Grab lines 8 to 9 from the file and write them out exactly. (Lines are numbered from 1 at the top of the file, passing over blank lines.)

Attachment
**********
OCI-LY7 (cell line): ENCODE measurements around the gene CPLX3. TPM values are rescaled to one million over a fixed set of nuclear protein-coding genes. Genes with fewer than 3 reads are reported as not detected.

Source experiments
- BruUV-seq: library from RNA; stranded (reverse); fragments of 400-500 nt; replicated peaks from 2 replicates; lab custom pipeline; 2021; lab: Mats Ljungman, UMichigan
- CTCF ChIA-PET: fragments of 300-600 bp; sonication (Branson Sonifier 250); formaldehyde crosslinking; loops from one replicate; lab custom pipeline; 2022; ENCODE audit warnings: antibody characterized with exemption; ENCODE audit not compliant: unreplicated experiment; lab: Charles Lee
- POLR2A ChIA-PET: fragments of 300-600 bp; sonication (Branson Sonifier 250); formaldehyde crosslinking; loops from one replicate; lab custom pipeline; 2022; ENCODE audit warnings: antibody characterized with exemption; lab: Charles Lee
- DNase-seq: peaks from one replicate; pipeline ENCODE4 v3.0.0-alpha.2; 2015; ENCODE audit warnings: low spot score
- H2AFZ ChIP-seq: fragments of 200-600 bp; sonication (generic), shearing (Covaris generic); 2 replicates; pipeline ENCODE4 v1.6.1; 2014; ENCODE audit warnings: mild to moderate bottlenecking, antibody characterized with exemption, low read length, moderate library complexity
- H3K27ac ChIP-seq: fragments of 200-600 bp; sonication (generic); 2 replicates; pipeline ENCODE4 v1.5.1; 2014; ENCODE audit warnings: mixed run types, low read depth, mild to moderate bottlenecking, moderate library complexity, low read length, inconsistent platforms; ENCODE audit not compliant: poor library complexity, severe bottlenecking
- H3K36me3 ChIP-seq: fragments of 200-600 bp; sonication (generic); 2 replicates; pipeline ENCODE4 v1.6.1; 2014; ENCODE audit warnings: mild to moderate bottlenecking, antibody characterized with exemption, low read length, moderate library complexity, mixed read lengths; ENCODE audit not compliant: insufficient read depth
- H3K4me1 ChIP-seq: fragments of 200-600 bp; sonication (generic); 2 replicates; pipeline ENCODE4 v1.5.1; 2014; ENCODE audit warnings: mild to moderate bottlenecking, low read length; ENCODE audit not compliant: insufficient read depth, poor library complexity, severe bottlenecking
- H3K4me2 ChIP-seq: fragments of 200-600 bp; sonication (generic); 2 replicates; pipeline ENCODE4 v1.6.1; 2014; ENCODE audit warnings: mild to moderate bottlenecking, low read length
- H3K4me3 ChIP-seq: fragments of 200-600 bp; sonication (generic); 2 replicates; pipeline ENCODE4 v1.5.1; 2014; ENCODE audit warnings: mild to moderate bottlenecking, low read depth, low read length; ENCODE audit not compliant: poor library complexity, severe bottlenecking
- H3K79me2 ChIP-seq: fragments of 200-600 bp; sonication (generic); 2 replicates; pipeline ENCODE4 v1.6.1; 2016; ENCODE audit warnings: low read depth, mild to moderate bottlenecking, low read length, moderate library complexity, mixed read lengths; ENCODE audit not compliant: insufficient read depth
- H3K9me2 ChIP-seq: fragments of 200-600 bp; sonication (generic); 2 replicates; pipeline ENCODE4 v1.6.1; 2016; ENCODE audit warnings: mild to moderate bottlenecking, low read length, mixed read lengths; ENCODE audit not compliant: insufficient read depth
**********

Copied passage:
- H3K27ac ChIP-seq: fragments of 200-600 bp; sonication (generic); 2 replicates; pipeline ENCODE4 v1.5.1; 2014; ENCODE audit warnings: mixed run types, low read depth, mild to moderate bottlenecking, moderate library complexity, low read length, inconsistent platforms; ENCODE audit not compliant: poor library complexity, severe bottlenecking
- H3K36me3 ChIP-seq: fragments of 200-600 bp; sonication (generic); 2 replicates; pipeline ENCODE4 v1.6.1; 2014; ENCODE audit warnings: mild to moderate bottlenecking, antibody characterized with exemption, low read length, moderate library complexity, mixed read lengths; ENCODE audit not compliant: insufficient read depth